Sunday, July 26, 2015
ElderBlueberry (or BlueCurrant) Pie
A few weeks ago, when people started talking about how they were going to get elderberries, or what they were planning to substitute, I realized I didn't have a Plan B. I also realized that Rose said her elderberries are in season in August, and yet I scheduled the pie for July for some inexplicable reason. I still wasn't worried, but when people started talking about the various berries one might substitute, I began to think that I might end up just making a plain blueberry pie. I still refused to worry about it, though.
So I popped into the Farmer's Market, figuring that I'd at least get good blueberries, and I saw these things--white currants. White currants are an albino variation of red currants. Seriously, that's what I read. I also read that they're edible, which was good to know, seeing as how I was planning to feed them to my nearest and dearest. They're translucent champagne-colored berries that are quite attractive. I ate one and found them seedy and unpleasantly bitter, so that sounded like Rose's description of uncooked elderberries (although their unpleasant-to-eat nature did not bode particularly well for their use in a dessert). They're also extremely time-consuming to remove from their annoying little stems, but I ended up with almost 284 grams of them).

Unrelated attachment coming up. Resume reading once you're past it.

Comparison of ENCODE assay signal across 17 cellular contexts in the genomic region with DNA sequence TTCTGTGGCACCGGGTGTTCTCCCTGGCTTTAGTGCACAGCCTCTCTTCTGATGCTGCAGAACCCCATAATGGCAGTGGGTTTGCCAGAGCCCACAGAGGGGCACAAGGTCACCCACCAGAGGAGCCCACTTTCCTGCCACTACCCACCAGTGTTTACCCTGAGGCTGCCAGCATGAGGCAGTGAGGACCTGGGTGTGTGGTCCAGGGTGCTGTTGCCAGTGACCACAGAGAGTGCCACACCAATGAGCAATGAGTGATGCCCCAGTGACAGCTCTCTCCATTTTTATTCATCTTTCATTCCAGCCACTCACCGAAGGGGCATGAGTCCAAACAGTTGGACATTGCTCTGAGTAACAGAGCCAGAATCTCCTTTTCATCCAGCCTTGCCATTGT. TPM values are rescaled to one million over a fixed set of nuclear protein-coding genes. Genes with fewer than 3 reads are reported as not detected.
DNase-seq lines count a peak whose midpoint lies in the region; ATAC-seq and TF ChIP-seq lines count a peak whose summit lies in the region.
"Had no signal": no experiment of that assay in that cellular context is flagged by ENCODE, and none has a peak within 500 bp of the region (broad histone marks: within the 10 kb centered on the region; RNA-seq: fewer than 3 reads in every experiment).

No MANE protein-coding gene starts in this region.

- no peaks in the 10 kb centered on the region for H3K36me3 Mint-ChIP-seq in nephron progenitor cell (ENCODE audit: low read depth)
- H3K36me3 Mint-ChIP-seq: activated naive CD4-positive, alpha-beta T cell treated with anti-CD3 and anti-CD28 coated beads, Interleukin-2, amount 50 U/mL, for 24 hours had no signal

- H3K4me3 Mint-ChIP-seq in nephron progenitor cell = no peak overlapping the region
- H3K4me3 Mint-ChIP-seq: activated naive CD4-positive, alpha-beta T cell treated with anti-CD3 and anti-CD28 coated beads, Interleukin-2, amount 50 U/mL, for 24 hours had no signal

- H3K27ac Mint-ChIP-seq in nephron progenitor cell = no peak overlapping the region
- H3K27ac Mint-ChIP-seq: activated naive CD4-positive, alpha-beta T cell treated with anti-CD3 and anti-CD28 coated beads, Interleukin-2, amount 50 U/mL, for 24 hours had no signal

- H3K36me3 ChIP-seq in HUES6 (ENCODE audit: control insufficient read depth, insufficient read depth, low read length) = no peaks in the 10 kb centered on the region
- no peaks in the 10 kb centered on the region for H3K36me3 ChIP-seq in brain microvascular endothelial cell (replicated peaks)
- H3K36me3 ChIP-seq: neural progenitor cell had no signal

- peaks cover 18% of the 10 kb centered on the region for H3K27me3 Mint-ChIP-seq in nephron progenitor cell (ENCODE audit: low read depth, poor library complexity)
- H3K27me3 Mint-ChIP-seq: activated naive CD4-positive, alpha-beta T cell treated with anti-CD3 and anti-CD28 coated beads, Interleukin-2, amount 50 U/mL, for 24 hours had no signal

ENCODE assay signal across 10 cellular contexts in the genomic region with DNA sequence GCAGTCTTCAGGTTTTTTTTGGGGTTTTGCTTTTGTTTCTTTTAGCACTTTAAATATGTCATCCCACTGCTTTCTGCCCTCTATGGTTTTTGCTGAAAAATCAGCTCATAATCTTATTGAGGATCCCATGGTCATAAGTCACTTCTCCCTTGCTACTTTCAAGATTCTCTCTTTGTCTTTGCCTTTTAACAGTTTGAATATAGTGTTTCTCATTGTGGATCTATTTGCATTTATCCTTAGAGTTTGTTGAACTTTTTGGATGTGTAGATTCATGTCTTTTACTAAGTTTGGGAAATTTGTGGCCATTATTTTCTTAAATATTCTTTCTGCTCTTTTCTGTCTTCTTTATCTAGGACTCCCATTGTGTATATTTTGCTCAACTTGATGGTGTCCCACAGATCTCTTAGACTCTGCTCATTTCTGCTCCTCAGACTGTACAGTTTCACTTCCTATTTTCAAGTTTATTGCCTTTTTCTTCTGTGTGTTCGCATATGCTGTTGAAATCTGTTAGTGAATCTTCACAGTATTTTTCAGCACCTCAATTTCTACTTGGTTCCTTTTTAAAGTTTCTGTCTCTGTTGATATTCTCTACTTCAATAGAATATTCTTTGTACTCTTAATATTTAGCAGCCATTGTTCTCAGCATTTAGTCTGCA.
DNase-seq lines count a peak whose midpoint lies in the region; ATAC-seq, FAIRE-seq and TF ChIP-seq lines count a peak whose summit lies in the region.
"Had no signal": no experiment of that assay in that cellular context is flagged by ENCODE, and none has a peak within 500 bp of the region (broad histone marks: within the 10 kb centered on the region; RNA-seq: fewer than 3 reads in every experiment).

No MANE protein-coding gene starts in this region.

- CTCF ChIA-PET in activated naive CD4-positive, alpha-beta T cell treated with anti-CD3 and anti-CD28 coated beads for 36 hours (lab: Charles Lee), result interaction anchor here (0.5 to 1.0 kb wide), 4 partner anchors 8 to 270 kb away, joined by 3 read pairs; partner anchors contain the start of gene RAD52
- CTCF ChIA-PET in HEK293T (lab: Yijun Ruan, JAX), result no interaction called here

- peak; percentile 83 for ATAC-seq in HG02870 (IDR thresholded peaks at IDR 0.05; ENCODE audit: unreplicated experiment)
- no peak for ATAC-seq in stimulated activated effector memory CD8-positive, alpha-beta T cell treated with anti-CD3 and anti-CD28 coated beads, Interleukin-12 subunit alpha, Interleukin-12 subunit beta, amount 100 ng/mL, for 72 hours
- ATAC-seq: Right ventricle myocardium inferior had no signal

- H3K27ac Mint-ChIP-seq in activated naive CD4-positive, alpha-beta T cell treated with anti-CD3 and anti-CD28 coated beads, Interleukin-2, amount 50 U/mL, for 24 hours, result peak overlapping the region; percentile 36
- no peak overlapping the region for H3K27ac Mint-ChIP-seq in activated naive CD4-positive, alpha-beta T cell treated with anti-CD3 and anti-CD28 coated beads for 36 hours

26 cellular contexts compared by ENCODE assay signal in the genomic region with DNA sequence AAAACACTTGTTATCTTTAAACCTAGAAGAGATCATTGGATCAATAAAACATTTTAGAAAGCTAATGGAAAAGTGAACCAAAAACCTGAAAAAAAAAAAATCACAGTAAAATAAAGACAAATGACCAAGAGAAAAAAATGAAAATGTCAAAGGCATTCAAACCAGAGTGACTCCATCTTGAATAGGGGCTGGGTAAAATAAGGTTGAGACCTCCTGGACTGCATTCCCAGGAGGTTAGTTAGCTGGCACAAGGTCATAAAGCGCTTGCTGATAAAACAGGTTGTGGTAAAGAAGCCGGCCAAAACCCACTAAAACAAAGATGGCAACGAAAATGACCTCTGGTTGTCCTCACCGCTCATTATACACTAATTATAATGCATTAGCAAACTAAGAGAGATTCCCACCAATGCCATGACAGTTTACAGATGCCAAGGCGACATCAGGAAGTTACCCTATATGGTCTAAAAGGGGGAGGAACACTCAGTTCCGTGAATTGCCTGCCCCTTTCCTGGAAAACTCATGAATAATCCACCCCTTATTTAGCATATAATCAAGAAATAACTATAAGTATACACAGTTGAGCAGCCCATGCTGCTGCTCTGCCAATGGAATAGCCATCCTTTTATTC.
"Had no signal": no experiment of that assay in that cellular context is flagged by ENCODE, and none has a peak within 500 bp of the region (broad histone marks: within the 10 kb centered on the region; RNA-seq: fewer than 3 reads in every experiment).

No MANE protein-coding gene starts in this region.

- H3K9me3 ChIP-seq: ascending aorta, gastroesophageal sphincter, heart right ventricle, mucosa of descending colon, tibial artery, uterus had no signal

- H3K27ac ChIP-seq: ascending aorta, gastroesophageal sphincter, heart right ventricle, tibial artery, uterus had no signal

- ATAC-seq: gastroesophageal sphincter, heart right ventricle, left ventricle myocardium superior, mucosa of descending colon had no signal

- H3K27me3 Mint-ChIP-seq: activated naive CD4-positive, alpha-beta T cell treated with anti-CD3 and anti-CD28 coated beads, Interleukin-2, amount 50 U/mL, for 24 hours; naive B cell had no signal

I was very excited to use Rose's new pie equipment. The red cylinder in the background is a rolling pin (Woody gave me my choice of colors, and I took red). You can take off the ends and fill the pin with something to make it heavier (I had the idea of filling it with ice cubes so it would be heavier and colder, but I ended up deciding it didn't need any extra weight). The rolling surface has 6-, 12- and 14-inch circles, which, along with the silicone strips that measure the thickness of the dough, makes it pretty simple to get the crust the right thickness and diameter.
I still don't end up with a tidy pie crust, but maybe if I keep baking pies until I'm 80....
The elderberries are at least more or less the same color as blueberries. These aren't even close. If I added some red berries, I could pass this off as a Fourth of July pie.
But once the berries cook in syrup that turns an intense purply-red (amaranthine? magenta? claret?), the difference in colors were less pronounced.
I had what I considered to be a brilliant idea for decorating the pie. I didn't want to even try to make berry cutouts, and I didn't feel like doing a lattice again, so I thought it would be cool and modern and different just to cut out a few different circles. Somehow it didn't look as amazing as I'd hoped, partly because berries oozed out of a couple of the cutouts, spoiling the effect I was after. This one looks like two eyes and a beak--not at all what I was aiming for.
I might try this again, but I'd make one of the circles very small.
You can still see the currants, but they look almost red now, while the blueberries are a very deep purple. The crust looks pretty flaky.
I can't judge the ElderBlueberry Pie because I have no idea what it tastes like, but this pie is similar to Rose's description of the EBP in that the fruit is crunchy and the blueberries are barely recognizable as blueberries. My fussy daughter, who thinks that many of the things I bake are "just odd," said she thought this was quite good "for a fruit pie," so that makes me think it's better than odd. I will probably not go searching after either elderberries or currents next year around this time, but if someone ever gives me some, I'll know just what to do.